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Film & TV

The heroic WWII rescue story that Netflix’s ‘Transatlantic’ leaves out

The Jewish Labor Committee rescued more than a thousand Jews — so why hasn’t anyone heard of them?

Ahead of the June 1940 Nazi invasion, Jeffim Israel fled Paris to southern France. The 54-year-old refugee was desperate to get himself and his family to America. The Israels were not just Jewish and stateless; Jeffim was also a prominent member of the Menshevik party — Russian Socialists who were jailed and exiled by the more radical Bolsheviks after the October 1917 revolution. 

 A journalist who participated in the coup of the Russian czar, Jeffim held an official government position before Lenin’s reign of terror. After five years in prison, the Mensheviks were exiled. Jeffim, his wife Ida, and children, Max, 7 at the time, and Julia, 3 months, moved along with the others en masse to Berlin in 1923. There, Jeffim wrote political articles and was an editor for a Russian language publisher. With the rise of Nazism in 1933, the Mensheviks relocated again to Paris, then to Toulouse. The Israels were certain to be on the Gestapo’s list. 

Jeffim had family in the Bronx. His four cousins, from the same tightknit Orthodox family in the Belarussian shtetl of Nesvizh, came to New York before World War I. The oldest of the cousins was Wolf Israel, my great-grandfather, an itinerant religious teacher for bar mitzvah boys in Russia; he cleaned subway cars in New York. 

But the American double-cousins — as they were called since Jeffim’s parents were also cousins— could not help their European family secure visas. The U.S. government’s quota system made immigration nearly impossible.

Then, in July 1940, something miraculous happened. 

“America was becoming a reality,” Jeffim’s daughter Julia Israel Schueler wrote months before her death in her 1999 memoir Elsewhere, “an executive decision at the State Department level made it possible for political refugees to enter the golden shores of the United States on an emergency visa.”

“Train tickets appeared like manna from heaven,” Julia, who was born in Moscow in 1923, wrote, “with a small allowance for the necessary stay in Marseille.” 

Contacts secured the necessary visas and arranged for the complex wartime voyage through Spain and Portugal. Critically, when the son Max, now an adult, and his wife Margot could not obtain Vichy France exit visas, they were smuggled over the Pyrenees by foot, and across Franco’s Spain. An arrest could have meant being handed over to the Gestapo.

Finally, in October 1940, the Israels sailed into New York where my grandmother’s uncle and aunts awaited.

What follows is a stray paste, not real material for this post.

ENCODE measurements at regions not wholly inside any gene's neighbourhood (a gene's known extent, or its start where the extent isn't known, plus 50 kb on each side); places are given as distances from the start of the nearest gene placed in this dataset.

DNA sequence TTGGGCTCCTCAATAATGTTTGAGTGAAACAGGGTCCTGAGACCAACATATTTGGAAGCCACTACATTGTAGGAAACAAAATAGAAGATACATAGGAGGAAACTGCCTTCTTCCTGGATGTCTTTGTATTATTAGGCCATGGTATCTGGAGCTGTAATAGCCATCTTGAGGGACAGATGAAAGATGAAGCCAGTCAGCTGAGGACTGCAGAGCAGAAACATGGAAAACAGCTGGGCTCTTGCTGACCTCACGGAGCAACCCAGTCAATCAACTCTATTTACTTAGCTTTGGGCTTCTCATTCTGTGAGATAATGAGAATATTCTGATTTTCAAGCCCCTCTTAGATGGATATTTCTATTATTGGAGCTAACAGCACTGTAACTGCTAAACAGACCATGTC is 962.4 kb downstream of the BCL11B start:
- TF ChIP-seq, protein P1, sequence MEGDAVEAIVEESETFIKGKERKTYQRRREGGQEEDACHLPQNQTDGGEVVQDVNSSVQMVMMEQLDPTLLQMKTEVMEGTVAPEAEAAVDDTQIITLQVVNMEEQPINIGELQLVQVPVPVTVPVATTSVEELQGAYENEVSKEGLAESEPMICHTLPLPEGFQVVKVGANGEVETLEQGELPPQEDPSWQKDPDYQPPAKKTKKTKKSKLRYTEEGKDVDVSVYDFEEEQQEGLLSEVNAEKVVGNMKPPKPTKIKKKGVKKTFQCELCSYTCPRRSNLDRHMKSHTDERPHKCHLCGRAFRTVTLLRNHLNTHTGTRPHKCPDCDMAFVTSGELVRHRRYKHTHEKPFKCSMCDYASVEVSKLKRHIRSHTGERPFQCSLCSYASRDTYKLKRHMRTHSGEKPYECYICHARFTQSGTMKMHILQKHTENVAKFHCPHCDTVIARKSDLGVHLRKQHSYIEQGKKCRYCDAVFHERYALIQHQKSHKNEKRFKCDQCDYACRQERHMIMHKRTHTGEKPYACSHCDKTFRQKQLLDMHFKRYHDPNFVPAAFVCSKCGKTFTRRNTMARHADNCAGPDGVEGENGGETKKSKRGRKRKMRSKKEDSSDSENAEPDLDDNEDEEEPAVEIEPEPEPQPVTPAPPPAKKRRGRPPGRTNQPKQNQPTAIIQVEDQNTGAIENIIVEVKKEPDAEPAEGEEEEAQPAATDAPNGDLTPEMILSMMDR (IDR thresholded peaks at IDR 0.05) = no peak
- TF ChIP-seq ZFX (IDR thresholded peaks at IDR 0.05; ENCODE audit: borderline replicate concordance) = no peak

“So here was the diminutive Moses, his diminutive sister Gittel and [sister] Sarah by his side, welcoming us at Ellis Island,” Julia, who taught French and German at Tulane University, remembered almost 60 years later. The cousins, she recalled, found Jeffim a job in a chemistry lab and took her on a “Saturday afternoon shopping spree at Macy’s” to Americanize her wardrobe.

A Netflix series we’d like to see

If this tale of emergency visas and clandestine wartime escape from France sounds like something that could be in the Netflix series Transatlantic, it’s not. The new limited series by Unorthodox creator Anna Winger offers a fictionalized version of the story of the American journalist Varian Fry, who exfiltrated artists and intellectuals targeted by the Nazis, like Hannah Arendt, Marc Chagall and Max Ernst, from France in 1940 and 1941,

My great-grandfather’s cousins were aided by the lesser-known Jewish Labor Committee (JLC), a New York-based organization that saved Jewish and gentile Socialists and labor leaders from across Europe. 

Varian Fry exfiltrated artists and intellectuals targeted by the Nazis in the early 1940s. Photo by Getty Images

Varian Fry and the JLC’s interventions were entangled,” the French historian Catherine Collomp wrote me, “often serving the same persons, and collaborating for the same purpose of rescuing people of remarkable cultural, social or political influence.” 

The JLC, which still today promotes Jewish labor interests, formed in 1934 in reaction to the rise of European antisemitism. It has deep connections to this publication. The JLC was the brainchild of the Forward general manager Baruch Charney Vladeck, who became its first president. After his death four years later, he was succeeded by Forward Association present, Adolph Held. Their offices were located in the Forward building on the Lower East Side.